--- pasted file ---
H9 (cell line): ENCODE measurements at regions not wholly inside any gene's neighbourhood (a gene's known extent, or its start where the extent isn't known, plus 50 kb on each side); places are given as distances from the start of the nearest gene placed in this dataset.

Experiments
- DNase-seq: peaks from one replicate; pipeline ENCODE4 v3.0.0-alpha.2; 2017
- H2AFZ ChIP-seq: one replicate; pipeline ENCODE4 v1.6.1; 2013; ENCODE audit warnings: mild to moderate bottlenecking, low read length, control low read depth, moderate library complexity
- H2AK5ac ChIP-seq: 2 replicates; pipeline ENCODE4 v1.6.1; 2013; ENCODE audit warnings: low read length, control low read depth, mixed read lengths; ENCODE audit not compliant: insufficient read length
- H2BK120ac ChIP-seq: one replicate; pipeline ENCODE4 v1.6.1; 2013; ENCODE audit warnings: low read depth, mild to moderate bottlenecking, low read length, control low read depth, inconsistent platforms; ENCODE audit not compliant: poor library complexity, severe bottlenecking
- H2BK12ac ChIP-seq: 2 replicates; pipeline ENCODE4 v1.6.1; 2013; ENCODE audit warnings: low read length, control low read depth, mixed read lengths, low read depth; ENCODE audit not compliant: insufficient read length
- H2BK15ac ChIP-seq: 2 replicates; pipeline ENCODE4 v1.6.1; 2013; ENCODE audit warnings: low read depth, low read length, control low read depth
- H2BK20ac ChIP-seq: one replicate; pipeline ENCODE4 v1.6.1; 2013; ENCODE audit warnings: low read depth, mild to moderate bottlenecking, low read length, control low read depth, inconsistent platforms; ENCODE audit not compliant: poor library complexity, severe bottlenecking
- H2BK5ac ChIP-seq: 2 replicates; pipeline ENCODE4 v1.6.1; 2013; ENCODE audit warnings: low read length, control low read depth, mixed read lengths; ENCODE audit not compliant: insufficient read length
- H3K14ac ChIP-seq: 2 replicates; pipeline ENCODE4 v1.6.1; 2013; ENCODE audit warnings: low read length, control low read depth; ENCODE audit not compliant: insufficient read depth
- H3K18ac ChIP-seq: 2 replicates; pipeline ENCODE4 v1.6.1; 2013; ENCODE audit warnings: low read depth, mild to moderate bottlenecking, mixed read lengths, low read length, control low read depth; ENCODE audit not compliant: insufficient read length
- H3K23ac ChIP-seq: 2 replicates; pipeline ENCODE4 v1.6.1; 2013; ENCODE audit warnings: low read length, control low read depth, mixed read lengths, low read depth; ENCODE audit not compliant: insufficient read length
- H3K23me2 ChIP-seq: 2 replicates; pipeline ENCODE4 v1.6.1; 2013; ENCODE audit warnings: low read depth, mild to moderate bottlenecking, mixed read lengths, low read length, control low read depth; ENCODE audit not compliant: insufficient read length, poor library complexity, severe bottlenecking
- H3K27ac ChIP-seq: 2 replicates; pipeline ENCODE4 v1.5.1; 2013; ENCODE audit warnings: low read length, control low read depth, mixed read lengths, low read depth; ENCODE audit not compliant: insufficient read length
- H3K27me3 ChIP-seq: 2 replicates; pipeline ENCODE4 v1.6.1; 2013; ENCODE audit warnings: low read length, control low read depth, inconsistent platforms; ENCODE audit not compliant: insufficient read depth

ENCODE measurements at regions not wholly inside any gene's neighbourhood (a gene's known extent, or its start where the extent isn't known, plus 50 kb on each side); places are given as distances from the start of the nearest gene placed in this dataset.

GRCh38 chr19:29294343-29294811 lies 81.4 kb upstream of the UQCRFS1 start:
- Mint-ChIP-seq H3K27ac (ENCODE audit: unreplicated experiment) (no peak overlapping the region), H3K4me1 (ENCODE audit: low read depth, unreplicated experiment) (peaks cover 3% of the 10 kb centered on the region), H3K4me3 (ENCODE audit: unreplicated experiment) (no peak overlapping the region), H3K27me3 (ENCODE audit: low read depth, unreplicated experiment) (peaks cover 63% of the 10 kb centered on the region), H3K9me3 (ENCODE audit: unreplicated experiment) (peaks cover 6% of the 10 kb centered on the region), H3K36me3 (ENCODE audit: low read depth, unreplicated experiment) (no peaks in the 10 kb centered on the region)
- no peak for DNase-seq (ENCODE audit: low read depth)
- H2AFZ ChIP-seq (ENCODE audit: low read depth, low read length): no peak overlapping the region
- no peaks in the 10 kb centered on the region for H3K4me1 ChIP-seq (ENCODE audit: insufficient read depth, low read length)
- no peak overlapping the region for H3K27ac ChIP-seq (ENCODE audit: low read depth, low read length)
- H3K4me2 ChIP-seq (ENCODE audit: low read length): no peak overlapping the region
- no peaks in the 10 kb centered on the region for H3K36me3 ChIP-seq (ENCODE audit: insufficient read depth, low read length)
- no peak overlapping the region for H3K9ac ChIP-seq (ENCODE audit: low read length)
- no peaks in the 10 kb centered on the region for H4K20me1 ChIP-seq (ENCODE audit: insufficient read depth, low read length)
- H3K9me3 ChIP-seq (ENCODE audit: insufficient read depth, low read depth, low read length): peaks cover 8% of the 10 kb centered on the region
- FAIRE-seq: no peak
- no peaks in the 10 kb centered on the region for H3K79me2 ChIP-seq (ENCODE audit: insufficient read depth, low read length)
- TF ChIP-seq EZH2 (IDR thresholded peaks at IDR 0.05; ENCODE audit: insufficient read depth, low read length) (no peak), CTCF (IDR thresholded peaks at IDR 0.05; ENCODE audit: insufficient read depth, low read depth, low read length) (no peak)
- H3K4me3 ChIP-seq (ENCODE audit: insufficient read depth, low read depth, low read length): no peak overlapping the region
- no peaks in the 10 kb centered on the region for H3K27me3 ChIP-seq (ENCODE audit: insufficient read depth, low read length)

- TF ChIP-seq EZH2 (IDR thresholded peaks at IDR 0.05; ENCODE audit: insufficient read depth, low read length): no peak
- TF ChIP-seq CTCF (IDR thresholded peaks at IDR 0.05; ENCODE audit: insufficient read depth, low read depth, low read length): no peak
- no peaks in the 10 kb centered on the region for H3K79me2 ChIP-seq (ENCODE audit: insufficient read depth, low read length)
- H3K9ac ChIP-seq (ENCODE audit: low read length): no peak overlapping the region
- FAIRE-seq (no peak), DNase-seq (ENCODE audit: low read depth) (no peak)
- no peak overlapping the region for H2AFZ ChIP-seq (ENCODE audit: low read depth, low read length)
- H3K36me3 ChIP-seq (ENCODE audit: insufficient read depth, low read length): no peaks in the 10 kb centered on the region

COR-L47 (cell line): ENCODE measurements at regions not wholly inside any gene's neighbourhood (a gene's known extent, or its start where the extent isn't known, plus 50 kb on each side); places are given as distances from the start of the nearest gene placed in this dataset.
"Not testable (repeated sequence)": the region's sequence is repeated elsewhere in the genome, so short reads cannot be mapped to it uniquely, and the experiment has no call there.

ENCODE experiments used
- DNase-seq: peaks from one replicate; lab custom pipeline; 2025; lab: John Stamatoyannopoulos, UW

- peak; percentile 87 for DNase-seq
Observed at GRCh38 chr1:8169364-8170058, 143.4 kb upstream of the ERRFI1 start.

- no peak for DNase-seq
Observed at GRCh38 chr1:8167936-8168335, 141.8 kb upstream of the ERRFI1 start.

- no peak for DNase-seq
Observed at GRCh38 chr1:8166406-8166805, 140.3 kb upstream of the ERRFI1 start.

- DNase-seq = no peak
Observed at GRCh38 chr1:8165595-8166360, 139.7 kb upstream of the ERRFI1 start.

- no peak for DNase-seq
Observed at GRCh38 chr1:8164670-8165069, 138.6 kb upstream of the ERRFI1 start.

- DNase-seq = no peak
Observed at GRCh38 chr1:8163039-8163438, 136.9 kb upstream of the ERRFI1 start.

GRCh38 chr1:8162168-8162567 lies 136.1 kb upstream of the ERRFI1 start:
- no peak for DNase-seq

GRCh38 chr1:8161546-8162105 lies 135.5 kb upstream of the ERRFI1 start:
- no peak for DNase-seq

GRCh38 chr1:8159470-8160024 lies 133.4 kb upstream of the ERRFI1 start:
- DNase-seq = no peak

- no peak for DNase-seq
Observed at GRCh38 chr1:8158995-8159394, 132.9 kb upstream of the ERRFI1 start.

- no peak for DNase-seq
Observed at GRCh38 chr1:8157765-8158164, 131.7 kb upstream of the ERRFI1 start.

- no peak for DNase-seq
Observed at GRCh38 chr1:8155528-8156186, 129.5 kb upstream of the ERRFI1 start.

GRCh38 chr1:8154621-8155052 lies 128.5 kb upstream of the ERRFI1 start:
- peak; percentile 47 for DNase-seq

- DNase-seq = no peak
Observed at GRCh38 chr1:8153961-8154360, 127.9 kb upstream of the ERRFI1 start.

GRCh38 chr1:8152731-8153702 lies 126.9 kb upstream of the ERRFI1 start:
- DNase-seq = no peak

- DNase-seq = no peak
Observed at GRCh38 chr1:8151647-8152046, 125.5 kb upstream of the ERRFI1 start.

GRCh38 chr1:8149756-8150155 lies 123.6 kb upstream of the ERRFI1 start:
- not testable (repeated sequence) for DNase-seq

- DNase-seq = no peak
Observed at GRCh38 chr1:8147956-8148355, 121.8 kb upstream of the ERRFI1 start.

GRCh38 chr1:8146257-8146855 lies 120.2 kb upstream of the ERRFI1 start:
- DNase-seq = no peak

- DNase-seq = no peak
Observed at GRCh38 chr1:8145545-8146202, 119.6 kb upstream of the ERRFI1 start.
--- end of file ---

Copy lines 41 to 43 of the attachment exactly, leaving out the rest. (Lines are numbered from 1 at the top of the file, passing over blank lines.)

COR-L47 (cell line): ENCODE measurements at regions not wholly inside any gene's neighbourhood (a gene's known extent, or its start where the extent isn't known, plus 50 kb on each side); places are given as distances from the start of the nearest gene placed in this dataset.
"Not testable (repeated sequence)": the region's sequence is repeated elsewhere in the genome, so short reads cannot be mapped to it uniquely, and the experiment has no call there.

ENCODE experiments used